Apr 30

The Gospel reading on the Thursday of the Easter Octave has me thinking about Thomas. Admittedly I used to read about Thomas doubting the news of Jesus’ Resurrection and think…how could he doubt? After all he heard? After all he had been taught and told? Jesus knew, however, this issue was not solely an issue for Thomas.

In Luke 24 (the Gospel reading for Thursday of Easter Octave):

“Then he said to them, “Why are you troubled?

And why do questions arise in your hearts?

Look at my hands and my feet, that it is I myself.

Touch me and see…”

“Touch me and see.” He invited all of his disciples to do this. “Doubting” Thomas had the same struggles as the rest; he had just missed the first few visits by Jesus to the disciples. We are more familiar with Sunday’s Gospel from John:

“Jesus said to him, ‘Have you come to believe because you have seen me?

Blessed are those who have not seen and have believed.’”

It is appropriate for Divine Mercy Sunday because we are in need of His mercy…for our doubts and our questions. And yet this year, I am connecting more with Thomas, and all of Jesus’ followers (who don’t get as bad of a reputation as poor Thomas). I have struggled recently with wanting to SEE. This is more about everyday life than in my personal faith or spirituality. It is about our world and people.

Does 2 Corinthians 5:7 “For we walk by faith, not by sight” apply to the people and things around us, as well as God? I think this is an issue for many, as we hear lots of things like “actions speak louder than words” and “if you want to know someone’s mind, listen to their words. if you want to know their heart, watch their actions.” If people talk the talk, we want them to walk the walk. I believe this is fair. No one likes empty words or, worse, actions that counter what we hear or are promised.

This can be true at our workplaces. If management or administration say they agree things are important and changes need to be made, but fail to make them, is it OK to be frustrated or should we rely on Corinthians? If people speak words of welcoming or love or appreciation, but then do not follow-through, show up, or take any action to demonstrate that, are we then supposed to look to Corinthians also?  Where does faith begin and end? Is it solely with God and Jesus or does it extend into all parts of life?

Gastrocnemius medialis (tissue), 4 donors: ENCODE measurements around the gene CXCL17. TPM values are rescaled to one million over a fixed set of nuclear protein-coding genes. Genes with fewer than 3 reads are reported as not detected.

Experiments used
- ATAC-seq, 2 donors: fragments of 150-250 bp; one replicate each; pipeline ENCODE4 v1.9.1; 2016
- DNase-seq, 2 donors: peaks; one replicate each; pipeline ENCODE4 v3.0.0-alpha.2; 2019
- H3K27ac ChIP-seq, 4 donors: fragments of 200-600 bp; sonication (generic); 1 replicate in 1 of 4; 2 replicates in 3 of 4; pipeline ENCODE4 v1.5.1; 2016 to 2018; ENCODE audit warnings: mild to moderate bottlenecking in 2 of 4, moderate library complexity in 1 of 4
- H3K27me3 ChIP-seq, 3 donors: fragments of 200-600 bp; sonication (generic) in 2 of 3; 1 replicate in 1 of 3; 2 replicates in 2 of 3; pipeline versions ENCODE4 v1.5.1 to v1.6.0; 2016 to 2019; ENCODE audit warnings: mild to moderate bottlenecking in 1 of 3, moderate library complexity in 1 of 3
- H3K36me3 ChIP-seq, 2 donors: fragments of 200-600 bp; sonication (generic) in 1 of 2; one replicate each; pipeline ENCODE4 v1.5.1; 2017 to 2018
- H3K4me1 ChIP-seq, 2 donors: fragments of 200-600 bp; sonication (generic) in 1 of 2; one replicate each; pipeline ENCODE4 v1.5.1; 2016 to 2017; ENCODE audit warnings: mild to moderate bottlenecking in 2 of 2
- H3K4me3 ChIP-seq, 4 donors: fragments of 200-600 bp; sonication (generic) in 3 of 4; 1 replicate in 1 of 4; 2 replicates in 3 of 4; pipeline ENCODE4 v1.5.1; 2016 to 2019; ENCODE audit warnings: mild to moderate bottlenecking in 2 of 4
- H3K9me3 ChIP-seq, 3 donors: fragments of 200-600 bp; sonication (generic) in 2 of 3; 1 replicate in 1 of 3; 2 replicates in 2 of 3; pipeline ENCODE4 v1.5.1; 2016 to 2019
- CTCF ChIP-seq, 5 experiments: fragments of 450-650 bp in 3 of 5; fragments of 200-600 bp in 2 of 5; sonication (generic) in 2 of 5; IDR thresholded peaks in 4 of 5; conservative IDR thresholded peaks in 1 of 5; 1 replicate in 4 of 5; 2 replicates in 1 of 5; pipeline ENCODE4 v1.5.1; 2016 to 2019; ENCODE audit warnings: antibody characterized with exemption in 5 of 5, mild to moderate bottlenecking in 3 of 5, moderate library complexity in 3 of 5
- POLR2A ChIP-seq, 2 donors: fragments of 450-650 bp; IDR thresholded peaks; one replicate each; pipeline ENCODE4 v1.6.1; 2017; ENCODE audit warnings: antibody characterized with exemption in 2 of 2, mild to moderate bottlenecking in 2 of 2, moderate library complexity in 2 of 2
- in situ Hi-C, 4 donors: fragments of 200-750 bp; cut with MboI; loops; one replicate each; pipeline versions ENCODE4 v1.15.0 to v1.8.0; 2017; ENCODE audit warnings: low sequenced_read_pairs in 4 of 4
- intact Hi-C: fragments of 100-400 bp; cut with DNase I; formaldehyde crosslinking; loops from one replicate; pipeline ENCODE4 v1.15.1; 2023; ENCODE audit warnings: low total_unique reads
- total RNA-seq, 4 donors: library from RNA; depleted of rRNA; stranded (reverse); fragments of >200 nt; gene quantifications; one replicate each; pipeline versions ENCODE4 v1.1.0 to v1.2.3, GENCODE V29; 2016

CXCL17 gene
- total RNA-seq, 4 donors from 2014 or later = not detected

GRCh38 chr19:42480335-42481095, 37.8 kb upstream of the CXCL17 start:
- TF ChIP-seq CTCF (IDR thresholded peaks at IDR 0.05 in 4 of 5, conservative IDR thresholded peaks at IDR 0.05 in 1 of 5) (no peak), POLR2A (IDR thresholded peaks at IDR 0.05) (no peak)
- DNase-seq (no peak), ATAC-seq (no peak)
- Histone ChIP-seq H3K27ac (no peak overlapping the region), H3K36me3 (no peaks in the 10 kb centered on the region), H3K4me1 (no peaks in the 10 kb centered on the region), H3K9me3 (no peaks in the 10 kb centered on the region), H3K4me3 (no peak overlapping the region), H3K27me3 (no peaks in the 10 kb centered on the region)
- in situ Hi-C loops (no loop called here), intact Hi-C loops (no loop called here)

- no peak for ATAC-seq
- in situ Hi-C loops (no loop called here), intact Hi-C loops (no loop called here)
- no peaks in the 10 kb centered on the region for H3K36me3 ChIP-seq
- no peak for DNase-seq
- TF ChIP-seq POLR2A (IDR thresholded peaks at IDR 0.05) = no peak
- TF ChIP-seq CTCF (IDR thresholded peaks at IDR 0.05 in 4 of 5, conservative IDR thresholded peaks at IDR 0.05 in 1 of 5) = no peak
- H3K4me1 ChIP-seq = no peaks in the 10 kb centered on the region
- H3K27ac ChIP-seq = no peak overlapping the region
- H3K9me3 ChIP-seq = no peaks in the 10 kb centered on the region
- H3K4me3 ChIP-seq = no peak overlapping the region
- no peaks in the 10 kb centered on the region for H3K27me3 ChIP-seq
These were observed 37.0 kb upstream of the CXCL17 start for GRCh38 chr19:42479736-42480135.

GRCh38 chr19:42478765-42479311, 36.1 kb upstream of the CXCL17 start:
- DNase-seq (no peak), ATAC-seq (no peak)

Yet, at the same time, related to Jesus, what more could we want? He did exactly what he promised. One of my favorite songs our choir sang on Easter Sunday said “He could have called 10,000 angels. To destroy the world and set him free.”  Yes, He could of. But He fulfilled the prophesy and sacrificed Himself for us. We were not saved by words. We were saved by actions. By a real baby born in a real manger to a real woman. By a real crucifixion with real nails driven through flesh into a real cross. He really died. He really rose. He took action, not just gave us words and inspiring speeches.

I struggle and it is unfair to doubt, like Thomas, and want to “touch and see” in life. It is unfair to want action rather than words. I know we are challenged to lay down our lives also – to forgive when we are wronged, to love the people who hurt us, to serve and have compassion. It is hard though when you seek to build a life on rock with a solid foundation, but when it feels you are living on shifting sands, unstable and unsteady. But I also want a life built on the Rock, with faith and God at the base and I know He wants me to find patience and understanding and, ultimately, faith in other people.

Maybe that is where I am going wrong in all this – the difference between “belief” and “faith.” Perhaps it is how I see myself and my lack of knowing that I have worth in God’s eyes. This lack of self-esteem has me putting too much emphasis on others, rather than having faith in how God sees me. Is our value based on what someone says, or does? If we stop looking to others to validate our concerns, take action, and stand with us, will we be freer to appreciate the things around us?  But trusting people’s intentions is really hard. Having faith in someone or something, when everything I see and feel is running counter, will not be a struggle I solve today or tomorrow. Like Thomas and disciplines, I know I will continue to want to “touch and see.” I will continue to look at James who said “Show me your faith without your works, and I will show you my faith by my works…You see then that a man is justified by works, and not by faith only.”

As you can now see by this blog, I can keep going in this circle all day. Jude 1:22 says, “have mercy on those who doubt.”  Thankfully we had Divine Mercy Sunday…because I really need it.

Sheila Hellermann is a member of St. Rose of Lima Church in St. Rosa. She works at St. John’s University as a program and department coordinator for several academic departments. Read more about Sheila on the “Meet Our Bloggers” page.

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(2) comments

Dcn Rick April 30, 2019

Thank you Sheila! Your blog makes me look at my “own” works and good faith and not be so judgmental about how others convey their intentions and follow through.
God created each of us go a very special purpose!!!

Mike April 30, 2019

Sheila has once again, has written such an inspiring, thought-provoking and real-life scenario of the dilemma of so many, that of holding tight to our faith when we cannot see, with our physical and mental human limited dimensions.
Her honesty and humility are respected and refreshing as she describes her struggles and questions.

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